A review of the book Inside Jokes: Using Humor To Reverse Engineer The Mind by Matthew Hurley, Dan Dennett, and Reg Adams.

In the middle of 2011 a new theory of humor popped onto the science blogs — this was Peter McGraw’s Benign Violation Theory of Humor. I mention it because it provides a helpful contrast to the subject of Inside Jokes. I was pretty interested in the Benign Violation Theory when I heard about it, and upon further investigation, it sounded pretty reasonable to me. Later hearing that the brilliant Daniel Dennett had endorsed a new and different theory of humor, I had to check it out. This theory of humor and its entire presentation redefined for me the standard of what a theory of humor needs to be.

Reading Inside Humor, I could see that the BVT was pretty weak in many areas. It may be true enough that it describes what humor is (see McGraw’s TED talk called "What Makes Things Funny") however, it didn’t seem to say anything about why. This omission only became obvious when Inside Jokes argued that "why" was really the interesting question and that they had answered it. I also think that the Benign Violation Theory has a danger of being somewhat circular — humor results from a "violation" but could a violation be defined as something that, when benign, was funny?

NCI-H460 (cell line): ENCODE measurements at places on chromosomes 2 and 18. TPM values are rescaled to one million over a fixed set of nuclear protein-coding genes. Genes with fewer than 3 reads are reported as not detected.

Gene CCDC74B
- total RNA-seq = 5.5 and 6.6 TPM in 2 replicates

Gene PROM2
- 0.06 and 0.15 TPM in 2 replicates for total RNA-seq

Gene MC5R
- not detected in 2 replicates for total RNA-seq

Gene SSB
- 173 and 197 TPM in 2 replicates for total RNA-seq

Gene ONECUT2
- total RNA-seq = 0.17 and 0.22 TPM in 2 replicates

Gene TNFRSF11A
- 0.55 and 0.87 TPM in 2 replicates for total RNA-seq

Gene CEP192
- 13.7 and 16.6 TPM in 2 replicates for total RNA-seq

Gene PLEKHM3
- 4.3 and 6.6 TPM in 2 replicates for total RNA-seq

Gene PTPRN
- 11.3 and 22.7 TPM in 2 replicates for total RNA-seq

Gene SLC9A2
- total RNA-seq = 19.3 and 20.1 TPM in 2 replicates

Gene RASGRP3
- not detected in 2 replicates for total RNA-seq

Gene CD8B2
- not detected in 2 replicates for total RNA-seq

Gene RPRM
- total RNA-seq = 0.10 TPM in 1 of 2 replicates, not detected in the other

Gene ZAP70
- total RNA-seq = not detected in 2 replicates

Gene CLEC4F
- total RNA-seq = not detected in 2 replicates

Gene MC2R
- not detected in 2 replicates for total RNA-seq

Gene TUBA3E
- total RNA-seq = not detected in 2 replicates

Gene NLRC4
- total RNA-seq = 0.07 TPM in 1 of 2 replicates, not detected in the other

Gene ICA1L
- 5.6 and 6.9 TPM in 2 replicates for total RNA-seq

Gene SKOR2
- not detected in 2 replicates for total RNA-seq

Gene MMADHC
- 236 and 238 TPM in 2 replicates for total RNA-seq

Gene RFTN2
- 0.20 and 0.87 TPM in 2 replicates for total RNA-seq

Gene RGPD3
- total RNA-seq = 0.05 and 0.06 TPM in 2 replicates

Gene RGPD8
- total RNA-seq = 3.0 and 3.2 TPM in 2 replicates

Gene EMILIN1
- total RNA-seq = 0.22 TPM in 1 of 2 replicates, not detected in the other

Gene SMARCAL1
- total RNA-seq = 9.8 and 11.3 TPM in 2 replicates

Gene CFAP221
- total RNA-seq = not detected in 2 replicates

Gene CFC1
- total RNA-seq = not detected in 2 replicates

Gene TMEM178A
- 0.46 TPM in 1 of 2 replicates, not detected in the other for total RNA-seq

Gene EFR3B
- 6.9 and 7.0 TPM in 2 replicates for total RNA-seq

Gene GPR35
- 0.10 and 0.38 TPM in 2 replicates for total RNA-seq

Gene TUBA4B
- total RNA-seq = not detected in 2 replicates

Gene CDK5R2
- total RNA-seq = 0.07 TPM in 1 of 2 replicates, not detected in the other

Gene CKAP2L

Again, I mention this competing theory to demonstrate how much more comprehensive the theory of Inside Jokes is. It is a functional theory that would inform someone who wanted to design a synthetic brain capable of humor. I felt this theory’s attention to the big picture was far more complete than any other theory I’d heard. It made me feel like other theories of humor were merely "observations" of humor.

In classic philosopher style, Daniel Dennett keeps the theory on track by very explicitly avoiding circular thinking, incomplete theories, and other easy-to-make thought errors (which he enumerates). He puts forth a list of hard questions that a proper theory of humor must be able to answer and then makes sure they get answered. I felt that the scrutiny of the questions was a valuable contribution to the topic by itself and the idea (Hurley’s apparently) of how to answer them was kind of a bonus.

To me it seemed like this work was in a different league than the BVT and theories put forth by other philosophers through history. It seemed like this idea also provided insight into how the mind works and why humor is essential to our brains functioning the way that they do.

If you’re interested in humor or how the mind works, this is an excellent and powerful book. It is extremely well-thought out, well-written, well-researched, and, given it’s subject matter, pretty entertaining.

This well-written theory of humor makes other theories look pretty weak.

UPDATE 2012-01-29

This review prompted Matthew Hurley to contact me personally and point out that he felt I attributed too much writing credit to Dennett. I’ll just let that fact stand on its own.

I will say that the way Amazon is listing the authors seems uncharitable.

"Matthew M. Hurley (Author), Daniel C. Dennett (Author), & 1 more"

I think Reg may be getting shortchanged!